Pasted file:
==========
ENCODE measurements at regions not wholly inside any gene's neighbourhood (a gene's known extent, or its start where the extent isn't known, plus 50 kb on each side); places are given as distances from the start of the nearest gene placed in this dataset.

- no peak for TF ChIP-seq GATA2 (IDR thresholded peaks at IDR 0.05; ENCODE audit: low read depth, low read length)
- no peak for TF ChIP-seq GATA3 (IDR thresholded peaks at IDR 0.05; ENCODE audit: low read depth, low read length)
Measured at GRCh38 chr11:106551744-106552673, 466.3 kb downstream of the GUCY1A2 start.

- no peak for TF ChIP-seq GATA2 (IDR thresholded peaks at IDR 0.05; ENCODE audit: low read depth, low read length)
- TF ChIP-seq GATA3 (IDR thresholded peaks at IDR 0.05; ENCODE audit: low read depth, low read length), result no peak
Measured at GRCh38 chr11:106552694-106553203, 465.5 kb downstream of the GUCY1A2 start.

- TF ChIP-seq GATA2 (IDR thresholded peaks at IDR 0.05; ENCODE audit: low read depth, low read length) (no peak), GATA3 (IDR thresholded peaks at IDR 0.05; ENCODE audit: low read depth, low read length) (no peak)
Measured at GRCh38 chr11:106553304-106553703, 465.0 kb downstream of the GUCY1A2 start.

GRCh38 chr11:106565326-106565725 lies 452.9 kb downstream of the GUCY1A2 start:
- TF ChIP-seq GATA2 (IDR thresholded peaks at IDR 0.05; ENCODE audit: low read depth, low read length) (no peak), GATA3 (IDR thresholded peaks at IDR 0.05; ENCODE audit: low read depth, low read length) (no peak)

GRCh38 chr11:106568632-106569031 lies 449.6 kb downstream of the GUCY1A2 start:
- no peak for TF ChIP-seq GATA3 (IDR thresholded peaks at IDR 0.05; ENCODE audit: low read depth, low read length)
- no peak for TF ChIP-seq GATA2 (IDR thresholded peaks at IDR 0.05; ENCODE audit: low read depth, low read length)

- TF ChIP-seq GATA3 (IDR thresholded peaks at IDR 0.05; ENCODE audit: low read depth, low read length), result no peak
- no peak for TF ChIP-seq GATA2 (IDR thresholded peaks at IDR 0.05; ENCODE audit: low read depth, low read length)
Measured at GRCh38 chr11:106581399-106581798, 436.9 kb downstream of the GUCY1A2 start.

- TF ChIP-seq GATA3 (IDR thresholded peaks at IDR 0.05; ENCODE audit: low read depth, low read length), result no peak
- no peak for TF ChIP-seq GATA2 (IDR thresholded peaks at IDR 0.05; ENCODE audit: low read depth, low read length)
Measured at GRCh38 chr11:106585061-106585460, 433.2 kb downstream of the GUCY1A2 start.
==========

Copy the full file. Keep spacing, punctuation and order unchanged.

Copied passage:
ENCODE measurements at regions not wholly inside any gene's neighbourhood (a gene's known extent, or its start where the extent isn't known, plus 50 kb on each side); places are given as distances from the start of the nearest gene placed in this dataset.

- no peak for TF ChIP-seq GATA2 (IDR thresholded peaks at IDR 0.05; ENCODE audit: low read depth, low read length)
- no peak for TF ChIP-seq GATA3 (IDR thresholded peaks at IDR 0.05; ENCODE audit: low read depth, low read length)
Measured at GRCh38 chr11:106551744-106552673, 466.3 kb downstream of the GUCY1A2 start.

- no peak for TF ChIP-seq GATA2 (IDR thresholded peaks at IDR 0.05; ENCODE audit: low read depth, low read length)
- TF ChIP-seq GATA3 (IDR thresholded peaks at IDR 0.05; ENCODE audit: low read depth, low read length), result no peak
Measured at GRCh38 chr11:106552694-106553203, 465.5 kb downstream of the GUCY1A2 start.

- TF ChIP-seq GATA2 (IDR thresholded peaks at IDR 0.05; ENCODE audit: low read depth, low read length) (no peak), GATA3 (IDR thresholded peaks at IDR 0.05; ENCODE audit: low read depth, low read length) (no peak)
Measured at GRCh38 chr11:106553304-106553703, 465.0 kb downstream of the GUCY1A2 start.

GRCh38 chr11:106565326-106565725 lies 452.9 kb downstream of the GUCY1A2 start:
- TF ChIP-seq GATA2 (IDR thresholded peaks at IDR 0.05; ENCODE audit: low read depth, low read length) (no peak), GATA3 (IDR thresholded peaks at IDR 0.05; ENCODE audit: low read depth, low read length) (no peak)

GRCh38 chr11:106568632-106569031 lies 449.6 kb downstream of the GUCY1A2 start:
- no peak for TF ChIP-seq GATA3 (IDR thresholded peaks at IDR 0.05; ENCODE audit: low read depth, low read length)
- no peak for TF ChIP-seq GATA2 (IDR thresholded peaks at IDR 0.05; ENCODE audit: low read depth, low read length)

- TF ChIP-seq GATA3 (IDR thresholded peaks at IDR 0.05; ENCODE audit: low read depth, low read length), result no peak
- no peak for TF ChIP-seq GATA2 (IDR thresholded peaks at IDR 0.05; ENCODE audit: low read depth, low read length)
Measured at GRCh38 chr11:106581399-106581798, 436.9 kb downstream of the GUCY1A2 start.

- TF ChIP-seq GATA3 (IDR thresholded peaks at IDR 0.05; ENCODE audit: low read depth, low read length), result no peak
- no peak for TF ChIP-seq GATA2 (IDR thresholded peaks at IDR 0.05; ENCODE audit: low read depth, low read length)
Measured at GRCh38 chr11:106585061-106585460, 433.2 kb downstream of the GUCY1A2 start.